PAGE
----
A second poor choice on the bounce and now White is lost. 7.Kf1 or even 7.Kxf2 were better but we can understand the difficulties of negotiating this chaotic position in the heat of battle. The game is very sharp.
Most reasonable people would have chosen to preserve the Lady but Traxler wants to keep the attack going, confident that he does not need her.
Reinisch wisely resists the urge to collect the Black Queen.
(After 8.Nxd8 White finds himself open to ideas similar to those that later emerge in the game: 8...bxc4+ 9.Kxc4 Ba6+ 10.Kb4 Rb8+ 11.Ka5 Be2 12.Qxe2 Nxe2-+ with Black's advantage decisive.)
White insists on the Queen sacrifice.
(8...Qe7 was also decent and perhaps the path that most of us would take. Black would win but it would take much longer. Possibly after something like 9.c3 d5 10.cxd4 exd4 11.Nc3 dxc3 12.Kc2 cxd2 13.Qe2 dxc1Q+ 14.Raxc1 0-0 15.Ng5 c5 16.Rcf1 c4 17.Rxf2 Bg4 18.Qd2 cxb3+ 19.Kb1 dxe4 20.Rff1 h6 21.Nh3 e3 22.Qd3 bxa2+ 23.Kxa2 Be6+ 24.Ka1 Bc4 25.Qa3 Qxa3+ 26.bxa3 Bxf1 27.Rxf1 Ng4 28.Re1-+ after which Black should prevail.)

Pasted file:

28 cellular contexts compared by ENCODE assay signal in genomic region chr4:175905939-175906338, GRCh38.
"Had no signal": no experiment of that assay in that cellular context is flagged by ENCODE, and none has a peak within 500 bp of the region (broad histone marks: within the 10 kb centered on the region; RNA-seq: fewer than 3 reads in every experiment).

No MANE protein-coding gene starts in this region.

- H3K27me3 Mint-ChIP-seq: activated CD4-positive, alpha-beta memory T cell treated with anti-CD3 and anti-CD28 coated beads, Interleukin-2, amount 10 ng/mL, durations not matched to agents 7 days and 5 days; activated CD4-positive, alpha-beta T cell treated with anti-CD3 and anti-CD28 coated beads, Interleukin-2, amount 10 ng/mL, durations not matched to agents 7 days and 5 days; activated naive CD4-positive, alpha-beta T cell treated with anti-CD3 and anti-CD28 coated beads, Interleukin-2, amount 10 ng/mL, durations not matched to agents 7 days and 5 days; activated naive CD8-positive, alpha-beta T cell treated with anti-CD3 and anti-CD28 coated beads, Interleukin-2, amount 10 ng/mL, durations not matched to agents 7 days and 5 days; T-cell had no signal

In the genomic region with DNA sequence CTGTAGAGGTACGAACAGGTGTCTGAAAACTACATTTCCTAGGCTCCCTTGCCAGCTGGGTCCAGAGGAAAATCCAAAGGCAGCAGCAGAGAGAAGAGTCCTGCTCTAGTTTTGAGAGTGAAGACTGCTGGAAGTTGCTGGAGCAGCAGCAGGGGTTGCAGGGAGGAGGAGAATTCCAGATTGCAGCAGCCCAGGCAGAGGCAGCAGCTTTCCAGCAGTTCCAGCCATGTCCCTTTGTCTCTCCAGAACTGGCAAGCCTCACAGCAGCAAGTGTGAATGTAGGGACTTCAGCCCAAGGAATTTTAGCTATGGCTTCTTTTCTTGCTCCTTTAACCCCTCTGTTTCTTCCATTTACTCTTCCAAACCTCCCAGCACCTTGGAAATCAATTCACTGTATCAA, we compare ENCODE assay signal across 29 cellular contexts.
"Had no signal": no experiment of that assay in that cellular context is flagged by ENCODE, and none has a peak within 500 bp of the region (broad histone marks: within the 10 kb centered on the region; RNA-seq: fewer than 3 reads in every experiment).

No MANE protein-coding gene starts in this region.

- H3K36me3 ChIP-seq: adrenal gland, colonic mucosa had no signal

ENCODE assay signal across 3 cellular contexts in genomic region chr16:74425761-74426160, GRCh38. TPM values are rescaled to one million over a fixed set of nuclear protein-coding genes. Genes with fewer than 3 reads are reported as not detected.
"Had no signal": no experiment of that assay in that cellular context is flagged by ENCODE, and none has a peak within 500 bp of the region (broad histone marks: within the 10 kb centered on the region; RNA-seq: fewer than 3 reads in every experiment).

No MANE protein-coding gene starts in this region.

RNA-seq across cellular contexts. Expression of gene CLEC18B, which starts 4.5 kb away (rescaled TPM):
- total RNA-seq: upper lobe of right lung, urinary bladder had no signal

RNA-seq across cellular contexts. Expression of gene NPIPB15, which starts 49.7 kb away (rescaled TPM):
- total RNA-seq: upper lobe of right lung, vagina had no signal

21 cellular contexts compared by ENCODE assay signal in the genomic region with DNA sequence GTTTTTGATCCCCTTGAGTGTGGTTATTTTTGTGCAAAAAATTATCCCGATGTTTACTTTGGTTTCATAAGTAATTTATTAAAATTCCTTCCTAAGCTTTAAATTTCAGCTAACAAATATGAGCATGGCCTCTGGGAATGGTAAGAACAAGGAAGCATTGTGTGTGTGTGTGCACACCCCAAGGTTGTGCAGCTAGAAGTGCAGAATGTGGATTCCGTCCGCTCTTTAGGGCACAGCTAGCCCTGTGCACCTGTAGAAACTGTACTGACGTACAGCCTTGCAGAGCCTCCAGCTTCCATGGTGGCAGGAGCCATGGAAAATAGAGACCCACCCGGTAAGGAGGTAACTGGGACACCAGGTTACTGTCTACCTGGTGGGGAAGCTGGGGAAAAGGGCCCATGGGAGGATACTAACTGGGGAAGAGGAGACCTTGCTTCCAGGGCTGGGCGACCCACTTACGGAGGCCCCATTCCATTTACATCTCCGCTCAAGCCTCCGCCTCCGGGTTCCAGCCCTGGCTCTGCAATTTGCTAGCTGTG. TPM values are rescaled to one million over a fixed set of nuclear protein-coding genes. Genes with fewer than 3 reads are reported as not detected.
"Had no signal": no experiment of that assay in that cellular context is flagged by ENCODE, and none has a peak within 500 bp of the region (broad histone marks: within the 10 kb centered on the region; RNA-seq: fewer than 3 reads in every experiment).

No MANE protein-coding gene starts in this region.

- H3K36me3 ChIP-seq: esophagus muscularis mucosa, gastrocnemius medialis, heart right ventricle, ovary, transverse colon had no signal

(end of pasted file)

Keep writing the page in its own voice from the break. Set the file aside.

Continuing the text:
(9.Nxe5 was the least worst option: 9...Qg5 10.Bf7+ Kd8 11.b4 Qxe5-+; Not 9.Kxe4?? d5+ 10.Kd3 Bf5+ 11.Kc3 c5 12.Nd6+ Kf8 13.Nxf5 b4+ 14.Kd3 e4#)
Black's got bigger fish to fry than the d8-Knight.
Another sacrifice and a forced one at that.
(White daren't decline with 11.Kb4 as the end would come quick: 11...a5+ 12.Kxb5 Ba6+ 13.Kxa5 Bd3+ 14.Kb4 Rb8+ 15.Ka5 (15.Nb7 doesn't change anything, 15...Rxb7+ 16.Ka3 Ra7+ 17.Kb4 Na6+ 18.Ka3 Bc5+ 19.Ka4 Nb8# (19...Nb4#) ) 15...Rb5#)
The White King having left his camp is now compelled further forward.
12...a5+ 13.Kxb5 Ba6+ 14.Kxa5 Bd3+!?
The result is not in doubt but Traxler's moves demonstrate a deep knowledge of the possiblities in the position as he sacrifices with wild abandon to find the quickest #. Anyone else would have taken the Queen but Black is equally confident leaving her on the board for mere artistic effect as he was jettisoning his own Queen a couple of moves earlier.
(14...Bxe2+ is just as good but lacks the sheer pinache of the text move. 15.Kb4 Na6+ 16.Ka5 Nb8+ 17.Kb4 c5#)
After White flees the discovery Black activates the mating net quickly.
15...Na6+ 16.Ka4 Nb4+
Yet another sacrifice.
(The less flashy 16...Nb8+ also works: 17.Kb4 c5#)
And to finish it poor old White is
mated by a pawn.